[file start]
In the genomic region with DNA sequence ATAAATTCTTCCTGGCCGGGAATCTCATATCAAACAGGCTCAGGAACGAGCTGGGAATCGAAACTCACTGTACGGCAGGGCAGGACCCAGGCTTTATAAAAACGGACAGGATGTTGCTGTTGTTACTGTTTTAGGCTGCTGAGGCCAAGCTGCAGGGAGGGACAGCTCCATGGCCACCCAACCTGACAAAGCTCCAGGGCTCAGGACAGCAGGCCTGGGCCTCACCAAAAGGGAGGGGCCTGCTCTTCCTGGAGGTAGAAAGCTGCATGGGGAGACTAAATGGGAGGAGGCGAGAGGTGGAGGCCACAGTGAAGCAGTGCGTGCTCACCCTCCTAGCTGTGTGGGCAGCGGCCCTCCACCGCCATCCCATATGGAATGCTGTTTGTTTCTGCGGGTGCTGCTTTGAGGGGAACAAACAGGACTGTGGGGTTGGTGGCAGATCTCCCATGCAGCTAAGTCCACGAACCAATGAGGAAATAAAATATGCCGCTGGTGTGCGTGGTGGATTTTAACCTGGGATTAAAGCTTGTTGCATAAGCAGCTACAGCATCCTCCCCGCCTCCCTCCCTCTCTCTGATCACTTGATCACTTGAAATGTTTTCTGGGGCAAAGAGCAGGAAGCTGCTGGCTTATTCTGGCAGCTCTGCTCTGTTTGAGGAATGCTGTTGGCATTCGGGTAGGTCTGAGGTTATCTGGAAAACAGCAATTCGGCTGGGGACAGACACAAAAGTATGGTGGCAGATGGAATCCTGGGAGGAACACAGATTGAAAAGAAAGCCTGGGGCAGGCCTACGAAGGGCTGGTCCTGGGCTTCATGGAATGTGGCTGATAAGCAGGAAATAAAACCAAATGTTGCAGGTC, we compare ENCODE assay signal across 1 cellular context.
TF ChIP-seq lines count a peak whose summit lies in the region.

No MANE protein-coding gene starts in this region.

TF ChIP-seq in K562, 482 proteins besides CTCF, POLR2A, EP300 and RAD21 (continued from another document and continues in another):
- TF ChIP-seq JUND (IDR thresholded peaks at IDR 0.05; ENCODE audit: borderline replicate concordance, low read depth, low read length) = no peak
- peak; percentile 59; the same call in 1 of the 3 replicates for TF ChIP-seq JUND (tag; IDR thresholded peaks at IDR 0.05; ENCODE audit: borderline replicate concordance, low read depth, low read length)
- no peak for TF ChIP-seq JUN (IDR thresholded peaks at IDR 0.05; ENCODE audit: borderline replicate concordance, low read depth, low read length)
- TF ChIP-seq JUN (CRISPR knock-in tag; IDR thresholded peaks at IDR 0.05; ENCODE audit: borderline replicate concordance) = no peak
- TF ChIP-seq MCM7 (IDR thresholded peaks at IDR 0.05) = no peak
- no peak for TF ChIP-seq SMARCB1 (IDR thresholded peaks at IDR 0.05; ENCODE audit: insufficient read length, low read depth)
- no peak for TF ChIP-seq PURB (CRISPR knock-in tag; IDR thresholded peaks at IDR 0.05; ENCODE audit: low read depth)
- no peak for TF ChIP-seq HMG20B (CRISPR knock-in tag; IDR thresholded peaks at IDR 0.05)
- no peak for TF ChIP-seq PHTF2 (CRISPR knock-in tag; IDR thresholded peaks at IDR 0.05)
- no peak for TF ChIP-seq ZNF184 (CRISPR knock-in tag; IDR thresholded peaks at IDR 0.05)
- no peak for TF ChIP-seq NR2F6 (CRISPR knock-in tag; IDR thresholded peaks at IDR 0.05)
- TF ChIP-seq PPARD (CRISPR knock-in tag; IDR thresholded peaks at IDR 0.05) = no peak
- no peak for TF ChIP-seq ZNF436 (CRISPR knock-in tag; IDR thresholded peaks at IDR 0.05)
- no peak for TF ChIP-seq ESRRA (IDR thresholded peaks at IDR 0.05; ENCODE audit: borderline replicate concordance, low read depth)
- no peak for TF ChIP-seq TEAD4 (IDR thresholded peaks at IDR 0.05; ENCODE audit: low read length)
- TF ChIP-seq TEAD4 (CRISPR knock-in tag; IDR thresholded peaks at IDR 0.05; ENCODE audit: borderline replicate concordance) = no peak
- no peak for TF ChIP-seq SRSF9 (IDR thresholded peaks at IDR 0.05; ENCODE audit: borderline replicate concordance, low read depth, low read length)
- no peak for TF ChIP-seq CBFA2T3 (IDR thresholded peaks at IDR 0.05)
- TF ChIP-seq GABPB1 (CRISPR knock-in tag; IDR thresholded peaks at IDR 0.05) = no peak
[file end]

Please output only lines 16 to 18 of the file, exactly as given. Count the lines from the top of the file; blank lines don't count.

- TF ChIP-seq PPARD (CRISPR knock-in tag; IDR thresholded peaks at IDR 0.05) = no peak
- no peak for TF ChIP-seq ZNF436 (CRISPR knock-in tag; IDR thresholded peaks at IDR 0.05)
- no peak for TF ChIP-seq ESRRA (IDR thresholded peaks at IDR 0.05; ENCODE audit: borderline replicate concordance, low read depth)